$$\xi =\dfrac{\lambda_0^2 - \omega_0^2}{2} - \varepsilon \pm \sqrt{\left(\dfrac{\lambda_0^2 + \omega_0^2}{2}\right)^2 + \varepsilon^2} \;\;. \label{eq:eigham2dof}$$

as a function of the coupling strength $\varepsilon$ and the squares of the eigenvalues of the uncoupled system $\lambda_0^2$ and $\omega_0^2$. Notice that when the condition $\omega_0^2 \leq \lambda_0^2$ holds, the two possible values of $\xi$ have opposite signs for all $\varepsilon > 0$. Moreover, under the assumption $\omega_0^2 > \lambda_0^2$, the two values of $\xi$ have opposite sign whenever $0 < \varepsilon < \varepsilon_c$ is satisfied, where the critical coupling strength $\varepsilon_c$ is given by Eq. \eqref{eq:critepsi}. If we denote $\xi_{1,\varepsilon}$ and $\xi_{2,\varepsilon}$ as the positive and negative roots respectively in Eq. \eqref{eq:eigham2dof}, then the eigenvalues of the Jacobian matrix are $\pm \lambda_\varepsilon$ and $\pm \omega_\varepsilon i$ where:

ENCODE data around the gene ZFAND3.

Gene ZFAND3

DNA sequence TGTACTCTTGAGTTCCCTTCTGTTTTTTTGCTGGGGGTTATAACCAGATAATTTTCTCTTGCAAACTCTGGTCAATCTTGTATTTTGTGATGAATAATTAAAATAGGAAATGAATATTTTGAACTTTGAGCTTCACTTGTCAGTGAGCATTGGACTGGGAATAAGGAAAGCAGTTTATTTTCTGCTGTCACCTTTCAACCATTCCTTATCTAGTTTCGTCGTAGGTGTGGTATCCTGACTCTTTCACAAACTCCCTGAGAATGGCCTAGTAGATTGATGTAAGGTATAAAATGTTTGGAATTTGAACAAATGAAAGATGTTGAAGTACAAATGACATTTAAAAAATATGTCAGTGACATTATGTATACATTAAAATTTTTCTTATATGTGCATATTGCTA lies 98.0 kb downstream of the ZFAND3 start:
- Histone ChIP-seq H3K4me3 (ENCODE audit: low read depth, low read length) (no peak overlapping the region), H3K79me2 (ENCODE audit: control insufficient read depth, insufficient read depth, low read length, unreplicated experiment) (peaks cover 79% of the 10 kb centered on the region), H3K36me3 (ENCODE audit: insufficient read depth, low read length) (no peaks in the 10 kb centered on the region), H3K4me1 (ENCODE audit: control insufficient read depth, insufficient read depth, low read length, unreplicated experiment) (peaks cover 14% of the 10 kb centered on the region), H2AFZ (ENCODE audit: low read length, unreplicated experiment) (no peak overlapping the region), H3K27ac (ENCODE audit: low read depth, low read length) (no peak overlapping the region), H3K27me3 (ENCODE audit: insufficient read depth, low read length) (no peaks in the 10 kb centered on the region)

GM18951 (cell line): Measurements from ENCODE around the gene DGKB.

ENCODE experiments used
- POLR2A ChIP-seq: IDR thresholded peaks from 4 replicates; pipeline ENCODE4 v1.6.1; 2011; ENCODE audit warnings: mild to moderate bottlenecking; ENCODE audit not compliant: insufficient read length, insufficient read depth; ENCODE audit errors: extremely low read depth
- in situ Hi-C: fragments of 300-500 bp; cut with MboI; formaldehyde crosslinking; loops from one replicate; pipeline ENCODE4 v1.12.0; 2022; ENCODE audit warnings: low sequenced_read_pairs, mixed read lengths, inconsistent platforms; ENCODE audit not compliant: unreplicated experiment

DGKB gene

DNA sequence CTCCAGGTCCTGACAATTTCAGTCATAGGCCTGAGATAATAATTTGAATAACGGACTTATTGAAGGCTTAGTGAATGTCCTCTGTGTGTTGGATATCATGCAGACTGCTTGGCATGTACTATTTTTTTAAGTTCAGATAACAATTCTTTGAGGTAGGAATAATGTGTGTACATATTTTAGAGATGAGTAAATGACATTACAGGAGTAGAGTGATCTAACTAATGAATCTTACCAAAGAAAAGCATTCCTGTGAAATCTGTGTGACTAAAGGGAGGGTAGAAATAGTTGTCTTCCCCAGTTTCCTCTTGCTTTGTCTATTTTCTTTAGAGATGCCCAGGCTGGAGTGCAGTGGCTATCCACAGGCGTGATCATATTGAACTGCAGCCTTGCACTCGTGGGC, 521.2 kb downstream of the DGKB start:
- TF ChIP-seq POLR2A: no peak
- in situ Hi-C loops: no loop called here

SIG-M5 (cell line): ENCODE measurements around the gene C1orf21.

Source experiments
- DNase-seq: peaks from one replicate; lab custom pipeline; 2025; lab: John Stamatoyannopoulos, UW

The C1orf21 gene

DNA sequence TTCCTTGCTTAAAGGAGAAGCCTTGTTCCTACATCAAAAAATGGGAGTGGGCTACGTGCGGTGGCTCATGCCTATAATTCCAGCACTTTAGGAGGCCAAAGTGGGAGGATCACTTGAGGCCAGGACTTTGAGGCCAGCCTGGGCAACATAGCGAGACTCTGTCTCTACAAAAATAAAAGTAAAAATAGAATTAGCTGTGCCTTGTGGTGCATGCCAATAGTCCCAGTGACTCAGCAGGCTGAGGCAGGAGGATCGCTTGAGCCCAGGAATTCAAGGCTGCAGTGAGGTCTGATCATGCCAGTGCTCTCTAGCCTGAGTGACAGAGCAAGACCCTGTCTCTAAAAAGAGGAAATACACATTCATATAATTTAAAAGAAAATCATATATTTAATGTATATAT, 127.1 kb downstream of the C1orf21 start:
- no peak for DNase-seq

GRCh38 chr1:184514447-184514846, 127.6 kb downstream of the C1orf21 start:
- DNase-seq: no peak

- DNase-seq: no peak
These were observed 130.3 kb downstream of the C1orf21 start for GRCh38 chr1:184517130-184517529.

$$\lambda_\varepsilon = \sqrt{\xi_{1,\varepsilon}} \quad,\quad \omega_\varepsilon = \sqrt{|\xi_{2,\varepsilon}|} \;. \label{eq:eigenvalues_2dof}$$

This argument shows that the equilibrium point at the origin is still an index-1 saddle for the coupled system under the conditions discussed above. In particular, when the coupling between the reaction and the bath DoF is weak, that is $\varepsilon \ll 1$, we have:

$$\lambda_\varepsilon \approx \sqrt{\lambda_0^2 - \varepsilon} \quad,\quad \omega_\varepsilon \approx \sqrt{\omega_0^2 + \varepsilon} \;,$$

which confirms that the index-1 saddle structure of the equilibrium point at the origin persists under small perturbations. To finish the linear stability analysis of the equilibrium point at the origin, we compute the eigenvectors. Those associated with the real eigenvalues $\beta = \pm \lambda_{\varepsilon}$ correspond to the tangent directions of the unstable and stable manifolds, respectively, of the NHIM at the index-1 saddle, are given by: